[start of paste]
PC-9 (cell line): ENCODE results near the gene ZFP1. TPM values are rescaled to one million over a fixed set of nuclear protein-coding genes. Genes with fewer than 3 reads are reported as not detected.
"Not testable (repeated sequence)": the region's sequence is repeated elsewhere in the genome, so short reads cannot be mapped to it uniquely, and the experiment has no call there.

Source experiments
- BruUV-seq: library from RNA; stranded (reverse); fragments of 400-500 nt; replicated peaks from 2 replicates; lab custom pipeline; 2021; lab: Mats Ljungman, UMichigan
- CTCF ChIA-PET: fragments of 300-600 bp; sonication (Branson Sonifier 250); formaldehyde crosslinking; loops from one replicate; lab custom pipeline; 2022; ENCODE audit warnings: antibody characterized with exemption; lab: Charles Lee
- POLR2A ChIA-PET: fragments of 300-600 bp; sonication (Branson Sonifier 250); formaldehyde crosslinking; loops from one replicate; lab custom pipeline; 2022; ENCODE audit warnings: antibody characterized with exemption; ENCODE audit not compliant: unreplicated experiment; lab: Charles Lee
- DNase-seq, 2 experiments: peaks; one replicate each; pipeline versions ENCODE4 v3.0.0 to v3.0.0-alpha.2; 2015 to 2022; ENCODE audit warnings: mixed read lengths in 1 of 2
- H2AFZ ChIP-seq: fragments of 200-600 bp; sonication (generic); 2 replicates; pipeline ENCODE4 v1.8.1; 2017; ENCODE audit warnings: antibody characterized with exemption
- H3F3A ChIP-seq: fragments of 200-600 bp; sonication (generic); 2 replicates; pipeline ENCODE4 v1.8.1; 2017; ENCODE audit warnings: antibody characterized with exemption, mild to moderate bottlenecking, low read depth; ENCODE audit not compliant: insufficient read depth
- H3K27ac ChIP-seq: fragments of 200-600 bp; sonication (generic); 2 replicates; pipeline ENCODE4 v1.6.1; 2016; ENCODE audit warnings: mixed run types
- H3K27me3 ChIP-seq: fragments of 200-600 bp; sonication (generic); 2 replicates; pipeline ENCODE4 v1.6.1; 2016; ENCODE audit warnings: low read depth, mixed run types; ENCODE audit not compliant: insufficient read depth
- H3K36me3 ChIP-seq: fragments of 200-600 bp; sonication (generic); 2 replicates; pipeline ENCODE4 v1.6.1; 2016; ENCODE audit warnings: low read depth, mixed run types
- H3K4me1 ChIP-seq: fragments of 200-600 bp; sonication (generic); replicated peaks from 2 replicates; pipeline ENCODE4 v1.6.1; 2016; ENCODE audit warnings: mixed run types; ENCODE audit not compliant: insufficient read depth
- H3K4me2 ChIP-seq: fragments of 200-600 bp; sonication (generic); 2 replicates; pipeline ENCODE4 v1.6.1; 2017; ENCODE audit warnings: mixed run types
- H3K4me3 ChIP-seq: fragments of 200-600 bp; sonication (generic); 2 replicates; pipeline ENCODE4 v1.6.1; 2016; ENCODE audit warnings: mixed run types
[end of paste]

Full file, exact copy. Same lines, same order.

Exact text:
PC-9 (cell line): ENCODE results near the gene ZFP1. TPM values are rescaled to one million over a fixed set of nuclear protein-coding genes. Genes with fewer than 3 reads are reported as not detected.
"Not testable (repeated sequence)": the region's sequence is repeated elsewhere in the genome, so short reads cannot be mapped to it uniquely, and the experiment has no call there.

Source experiments
- BruUV-seq: library from RNA; stranded (reverse); fragments of 400-500 nt; replicated peaks from 2 replicates; lab custom pipeline; 2021; lab: Mats Ljungman, UMichigan
- CTCF ChIA-PET: fragments of 300-600 bp; sonication (Branson Sonifier 250); formaldehyde crosslinking; loops from one replicate; lab custom pipeline; 2022; ENCODE audit warnings: antibody characterized with exemption; lab: Charles Lee
- POLR2A ChIA-PET: fragments of 300-600 bp; sonication (Branson Sonifier 250); formaldehyde crosslinking; loops from one replicate; lab custom pipeline; 2022; ENCODE audit warnings: antibody characterized with exemption; ENCODE audit not compliant: unreplicated experiment; lab: Charles Lee
- DNase-seq, 2 experiments: peaks; one replicate each; pipeline versions ENCODE4 v3.0.0 to v3.0.0-alpha.2; 2015 to 2022; ENCODE audit warnings: mixed read lengths in 1 of 2
- H2AFZ ChIP-seq: fragments of 200-600 bp; sonication (generic); 2 replicates; pipeline ENCODE4 v1.8.1; 2017; ENCODE audit warnings: antibody characterized with exemption
- H3F3A ChIP-seq: fragments of 200-600 bp; sonication (generic); 2 replicates; pipeline ENCODE4 v1.8.1; 2017; ENCODE audit warnings: antibody characterized with exemption, mild to moderate bottlenecking, low read depth; ENCODE audit not compliant: insufficient read depth
- H3K27ac ChIP-seq: fragments of 200-600 bp; sonication (generic); 2 replicates; pipeline ENCODE4 v1.6.1; 2016; ENCODE audit warnings: mixed run types
- H3K27me3 ChIP-seq: fragments of 200-600 bp; sonication (generic); 2 replicates; pipeline ENCODE4 v1.6.1; 2016; ENCODE audit warnings: low read depth, mixed run types; ENCODE audit not compliant: insufficient read depth
- H3K36me3 ChIP-seq: fragments of 200-600 bp; sonication (generic); 2 replicates; pipeline ENCODE4 v1.6.1; 2016; ENCODE audit warnings: low read depth, mixed run types
- H3K4me1 ChIP-seq: fragments of 200-600 bp; sonication (generic); replicated peaks from 2 replicates; pipeline ENCODE4 v1.6.1; 2016; ENCODE audit warnings: mixed run types; ENCODE audit not compliant: insufficient read depth
- H3K4me2 ChIP-seq: fragments of 200-600 bp; sonication (generic); 2 replicates; pipeline ENCODE4 v1.6.1; 2017; ENCODE audit warnings: mixed run types
- H3K4me3 ChIP-seq: fragments of 200-600 bp; sonication (generic); 2 replicates; pipeline ENCODE4 v1.6.1; 2016; ENCODE audit warnings: mixed run types